LGBTI community members put Safe Schools opponents on the spot by telling their personal stories of classroom discrimination during a public meeting convened by Catholic Liberal MP Kevin Andrews at Hobart Town Hall last week.
Mr Andrews and Catholic Archbishop, Julian Porteous, addressed the meeting about the dangers of Safe Schools. About 35 people attended including 10 who were LGBTI people or allies.
Before entering the meeting, supporters of LGBTI inclusion held a vigil outside at which they held up pro-LGBTI signs and distributed LGBTI inclusion materials for schools produced by the Catholic education network, Edmund Rice Education Australia.
Sam Watson, a young gay man who attended a Catholic High School until two years ago, said, “I attended the lecture because I believe respectfully engaging in debate is essential to our democracy. It was clear Mr Andrews misunderstands the purpose of Safe Schools and is trying to discredit it by wrongly associating it with Marxism.”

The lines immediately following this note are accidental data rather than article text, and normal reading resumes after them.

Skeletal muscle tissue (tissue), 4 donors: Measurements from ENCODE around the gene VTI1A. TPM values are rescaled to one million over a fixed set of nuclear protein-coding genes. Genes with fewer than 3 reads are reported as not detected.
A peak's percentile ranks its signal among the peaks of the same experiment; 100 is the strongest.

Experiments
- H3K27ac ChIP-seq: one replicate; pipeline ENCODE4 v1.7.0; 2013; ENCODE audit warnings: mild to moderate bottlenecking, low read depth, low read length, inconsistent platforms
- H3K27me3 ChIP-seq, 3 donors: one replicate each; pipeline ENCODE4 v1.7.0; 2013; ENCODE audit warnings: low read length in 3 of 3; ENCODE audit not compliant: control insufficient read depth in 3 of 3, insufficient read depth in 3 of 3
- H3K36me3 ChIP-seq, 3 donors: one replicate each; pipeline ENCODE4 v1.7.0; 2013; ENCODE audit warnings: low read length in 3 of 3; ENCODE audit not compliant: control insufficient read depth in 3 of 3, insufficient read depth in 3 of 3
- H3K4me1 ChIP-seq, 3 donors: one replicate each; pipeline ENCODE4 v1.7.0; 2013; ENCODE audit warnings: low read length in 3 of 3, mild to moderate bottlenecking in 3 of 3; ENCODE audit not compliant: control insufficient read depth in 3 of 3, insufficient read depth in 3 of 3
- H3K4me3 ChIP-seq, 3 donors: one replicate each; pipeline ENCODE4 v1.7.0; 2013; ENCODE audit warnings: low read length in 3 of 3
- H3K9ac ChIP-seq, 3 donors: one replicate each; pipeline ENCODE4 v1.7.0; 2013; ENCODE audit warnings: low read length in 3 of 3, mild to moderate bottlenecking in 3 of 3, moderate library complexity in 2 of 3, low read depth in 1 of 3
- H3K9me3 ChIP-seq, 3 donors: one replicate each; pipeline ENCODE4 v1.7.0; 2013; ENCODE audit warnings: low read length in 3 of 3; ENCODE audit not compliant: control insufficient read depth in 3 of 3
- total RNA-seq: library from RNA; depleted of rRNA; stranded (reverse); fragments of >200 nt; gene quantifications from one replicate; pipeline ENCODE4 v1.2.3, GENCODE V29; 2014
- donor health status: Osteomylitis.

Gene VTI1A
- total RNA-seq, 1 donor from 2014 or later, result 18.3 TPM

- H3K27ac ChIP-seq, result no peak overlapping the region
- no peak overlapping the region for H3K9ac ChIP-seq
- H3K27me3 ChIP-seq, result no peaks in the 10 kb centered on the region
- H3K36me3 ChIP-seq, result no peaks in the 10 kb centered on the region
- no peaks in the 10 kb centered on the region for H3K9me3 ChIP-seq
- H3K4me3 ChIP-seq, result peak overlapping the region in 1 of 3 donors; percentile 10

Another LGBTI community member who attended the meeting, Olivia Hogarth, said, “Many of the comments and questions came from young LGBTI people and their family members, including the mother of a transgender child, who wanted to know what the Catholic education system is doing to support and include LGBTI people. Their personal stories were very compelling. Unfortunately, there were no satisfactory responses from the speakers.”
Young gay man, Ben Dudman, moved many people when he spoke about his struggle as a gay student at a Catholic school. “I said I understand they oppose Safe Schools, but I also asked what support are we going to give to LGBTI young people instead? “I talked about my personal experience.”
“While I appreciated my Catholic education very much, it became a struggle when I felt I had no support from my school and community. I prayed constantly throughout the day to be straight, but I realised I wasn’t going to change because sexuality isn’t a choice.”
“The response from the speakers at the meeting was that pastoral care was needed, but I don’t believe this is enough. There needs to be education for teachers and students about how schools can be fully inclusive of LGBTI young people.”
In 2017 the Tasmanian Government launched an inclusive schools program that includes funding and resources for LGBTI teacher training and student support. There is no equivalent program in the Tasmanian Catholic education system.
Image: Supporters of LGBTI inclusion hold a vigil outside Hobart Town Hall (supplied)